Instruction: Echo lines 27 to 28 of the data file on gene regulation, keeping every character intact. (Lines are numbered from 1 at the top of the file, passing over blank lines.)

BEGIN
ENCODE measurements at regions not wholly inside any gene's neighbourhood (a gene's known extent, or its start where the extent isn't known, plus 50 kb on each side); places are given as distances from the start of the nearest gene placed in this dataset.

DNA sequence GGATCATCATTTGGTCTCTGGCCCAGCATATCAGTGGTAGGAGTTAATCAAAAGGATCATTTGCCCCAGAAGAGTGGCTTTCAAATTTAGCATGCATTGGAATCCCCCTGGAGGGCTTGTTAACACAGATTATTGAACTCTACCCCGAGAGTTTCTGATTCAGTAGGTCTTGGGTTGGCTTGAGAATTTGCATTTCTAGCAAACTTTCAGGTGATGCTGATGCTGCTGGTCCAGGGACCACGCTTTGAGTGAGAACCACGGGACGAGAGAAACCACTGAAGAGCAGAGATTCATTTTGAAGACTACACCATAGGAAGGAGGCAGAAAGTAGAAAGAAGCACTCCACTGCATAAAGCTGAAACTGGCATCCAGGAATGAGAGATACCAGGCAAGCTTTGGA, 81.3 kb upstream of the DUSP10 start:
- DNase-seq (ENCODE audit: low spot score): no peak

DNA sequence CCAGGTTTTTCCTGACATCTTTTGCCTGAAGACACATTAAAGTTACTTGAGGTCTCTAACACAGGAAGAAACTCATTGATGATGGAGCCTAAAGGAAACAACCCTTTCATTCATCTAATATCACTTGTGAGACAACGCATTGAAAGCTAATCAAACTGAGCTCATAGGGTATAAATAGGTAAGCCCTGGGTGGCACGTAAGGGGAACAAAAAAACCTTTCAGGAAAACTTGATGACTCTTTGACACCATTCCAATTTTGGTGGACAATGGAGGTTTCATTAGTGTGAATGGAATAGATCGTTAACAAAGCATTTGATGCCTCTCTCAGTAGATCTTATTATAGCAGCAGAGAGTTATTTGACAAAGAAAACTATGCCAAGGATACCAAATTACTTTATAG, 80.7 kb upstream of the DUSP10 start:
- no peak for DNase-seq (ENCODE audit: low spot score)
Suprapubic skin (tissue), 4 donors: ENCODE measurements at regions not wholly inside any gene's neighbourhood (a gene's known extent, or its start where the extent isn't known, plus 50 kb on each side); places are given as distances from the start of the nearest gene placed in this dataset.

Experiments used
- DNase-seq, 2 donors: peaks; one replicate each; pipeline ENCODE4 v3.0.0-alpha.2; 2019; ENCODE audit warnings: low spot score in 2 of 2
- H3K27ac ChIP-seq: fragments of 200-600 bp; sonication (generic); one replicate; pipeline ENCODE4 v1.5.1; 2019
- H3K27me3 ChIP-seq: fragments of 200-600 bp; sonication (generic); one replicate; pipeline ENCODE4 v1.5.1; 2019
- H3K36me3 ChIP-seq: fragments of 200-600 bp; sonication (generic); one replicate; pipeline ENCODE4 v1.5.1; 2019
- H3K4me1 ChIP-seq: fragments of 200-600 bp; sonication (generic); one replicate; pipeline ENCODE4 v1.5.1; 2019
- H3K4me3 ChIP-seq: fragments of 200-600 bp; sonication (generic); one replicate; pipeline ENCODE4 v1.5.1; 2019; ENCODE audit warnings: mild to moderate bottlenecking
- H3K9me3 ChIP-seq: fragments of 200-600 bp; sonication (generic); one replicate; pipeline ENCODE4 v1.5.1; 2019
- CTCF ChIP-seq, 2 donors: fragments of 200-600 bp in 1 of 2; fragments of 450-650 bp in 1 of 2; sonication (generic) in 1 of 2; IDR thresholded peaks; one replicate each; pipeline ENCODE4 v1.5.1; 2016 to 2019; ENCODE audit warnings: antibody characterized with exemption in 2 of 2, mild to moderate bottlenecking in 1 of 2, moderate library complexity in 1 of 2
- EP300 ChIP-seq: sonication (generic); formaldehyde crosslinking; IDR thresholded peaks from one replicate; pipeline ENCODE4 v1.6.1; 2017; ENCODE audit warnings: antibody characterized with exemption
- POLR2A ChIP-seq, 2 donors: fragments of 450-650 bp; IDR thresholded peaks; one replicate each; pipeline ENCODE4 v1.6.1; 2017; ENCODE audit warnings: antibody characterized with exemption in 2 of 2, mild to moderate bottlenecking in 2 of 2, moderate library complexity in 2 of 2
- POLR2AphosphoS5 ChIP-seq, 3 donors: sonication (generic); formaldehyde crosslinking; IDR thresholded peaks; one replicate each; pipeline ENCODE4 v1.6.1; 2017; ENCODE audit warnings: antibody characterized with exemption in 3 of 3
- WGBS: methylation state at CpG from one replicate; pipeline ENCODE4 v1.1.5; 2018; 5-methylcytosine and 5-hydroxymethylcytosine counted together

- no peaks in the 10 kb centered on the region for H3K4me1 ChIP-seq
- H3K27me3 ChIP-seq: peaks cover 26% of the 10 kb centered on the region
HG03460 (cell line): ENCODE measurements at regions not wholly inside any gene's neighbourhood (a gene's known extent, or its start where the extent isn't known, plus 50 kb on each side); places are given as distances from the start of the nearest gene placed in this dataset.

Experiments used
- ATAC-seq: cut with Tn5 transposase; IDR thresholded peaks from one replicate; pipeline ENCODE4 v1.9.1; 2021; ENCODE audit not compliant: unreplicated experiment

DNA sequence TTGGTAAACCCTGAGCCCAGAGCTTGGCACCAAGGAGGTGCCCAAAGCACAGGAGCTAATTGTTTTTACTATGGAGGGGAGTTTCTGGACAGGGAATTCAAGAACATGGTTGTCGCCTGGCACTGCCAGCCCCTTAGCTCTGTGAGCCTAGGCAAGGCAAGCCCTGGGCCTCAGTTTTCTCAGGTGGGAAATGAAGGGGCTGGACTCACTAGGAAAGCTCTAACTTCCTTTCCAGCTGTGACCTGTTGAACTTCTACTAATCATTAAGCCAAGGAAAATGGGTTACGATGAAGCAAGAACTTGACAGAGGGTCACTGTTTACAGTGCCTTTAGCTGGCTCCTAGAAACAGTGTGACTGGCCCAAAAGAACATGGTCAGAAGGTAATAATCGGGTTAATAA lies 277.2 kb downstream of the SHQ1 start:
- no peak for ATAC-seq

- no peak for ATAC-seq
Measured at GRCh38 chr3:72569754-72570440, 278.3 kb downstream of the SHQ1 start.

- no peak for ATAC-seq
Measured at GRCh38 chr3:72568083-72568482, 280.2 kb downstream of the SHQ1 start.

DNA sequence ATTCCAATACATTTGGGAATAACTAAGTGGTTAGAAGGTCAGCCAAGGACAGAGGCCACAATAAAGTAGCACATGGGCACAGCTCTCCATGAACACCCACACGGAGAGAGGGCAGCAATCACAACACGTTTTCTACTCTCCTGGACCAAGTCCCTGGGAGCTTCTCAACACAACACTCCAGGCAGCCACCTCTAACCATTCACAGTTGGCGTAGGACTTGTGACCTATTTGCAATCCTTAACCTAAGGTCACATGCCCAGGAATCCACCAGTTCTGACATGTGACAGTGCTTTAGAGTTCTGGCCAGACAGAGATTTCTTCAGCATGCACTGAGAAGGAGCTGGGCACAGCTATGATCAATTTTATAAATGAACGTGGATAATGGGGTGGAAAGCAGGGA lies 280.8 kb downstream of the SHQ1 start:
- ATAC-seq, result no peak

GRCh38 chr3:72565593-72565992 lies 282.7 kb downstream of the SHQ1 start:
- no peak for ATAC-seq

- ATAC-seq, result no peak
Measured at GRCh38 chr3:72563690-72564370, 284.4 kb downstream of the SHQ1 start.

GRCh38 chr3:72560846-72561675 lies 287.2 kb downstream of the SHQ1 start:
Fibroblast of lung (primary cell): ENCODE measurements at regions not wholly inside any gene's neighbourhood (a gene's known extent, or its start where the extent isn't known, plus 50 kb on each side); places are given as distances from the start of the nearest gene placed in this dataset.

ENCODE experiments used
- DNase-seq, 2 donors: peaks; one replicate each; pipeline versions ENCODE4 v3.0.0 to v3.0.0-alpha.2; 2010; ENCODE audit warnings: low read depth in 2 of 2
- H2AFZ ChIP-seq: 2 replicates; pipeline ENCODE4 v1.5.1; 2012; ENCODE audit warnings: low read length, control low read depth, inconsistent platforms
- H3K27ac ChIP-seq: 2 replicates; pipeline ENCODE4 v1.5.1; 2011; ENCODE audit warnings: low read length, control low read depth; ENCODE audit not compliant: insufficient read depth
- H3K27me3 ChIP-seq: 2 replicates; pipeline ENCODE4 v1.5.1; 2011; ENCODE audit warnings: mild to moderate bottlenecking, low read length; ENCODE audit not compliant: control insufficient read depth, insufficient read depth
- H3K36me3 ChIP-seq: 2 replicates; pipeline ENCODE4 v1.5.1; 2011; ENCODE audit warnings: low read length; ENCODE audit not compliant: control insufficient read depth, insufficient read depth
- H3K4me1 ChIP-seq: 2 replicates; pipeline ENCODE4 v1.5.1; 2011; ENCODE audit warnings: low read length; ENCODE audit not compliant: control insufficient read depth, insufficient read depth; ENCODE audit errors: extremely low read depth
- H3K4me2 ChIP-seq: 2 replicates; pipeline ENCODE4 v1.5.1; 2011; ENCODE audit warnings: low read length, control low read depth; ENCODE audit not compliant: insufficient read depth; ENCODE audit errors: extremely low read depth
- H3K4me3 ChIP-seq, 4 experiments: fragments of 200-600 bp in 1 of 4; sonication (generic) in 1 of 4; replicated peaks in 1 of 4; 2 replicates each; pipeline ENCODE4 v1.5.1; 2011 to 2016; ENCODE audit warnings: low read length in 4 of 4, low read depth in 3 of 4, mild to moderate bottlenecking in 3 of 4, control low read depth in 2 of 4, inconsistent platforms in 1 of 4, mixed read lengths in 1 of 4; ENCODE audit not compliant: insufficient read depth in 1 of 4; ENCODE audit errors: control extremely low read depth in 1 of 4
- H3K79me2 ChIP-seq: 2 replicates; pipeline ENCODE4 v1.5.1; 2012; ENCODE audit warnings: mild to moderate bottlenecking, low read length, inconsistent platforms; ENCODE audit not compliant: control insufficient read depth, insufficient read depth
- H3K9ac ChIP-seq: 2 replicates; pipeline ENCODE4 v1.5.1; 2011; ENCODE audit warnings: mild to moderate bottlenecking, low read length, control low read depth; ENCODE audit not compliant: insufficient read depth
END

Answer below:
- no peak for ATAC-seq
Measured at GRCh38 chr3:72569754-72570440, 278.3 kb downstream of the SHQ1 start.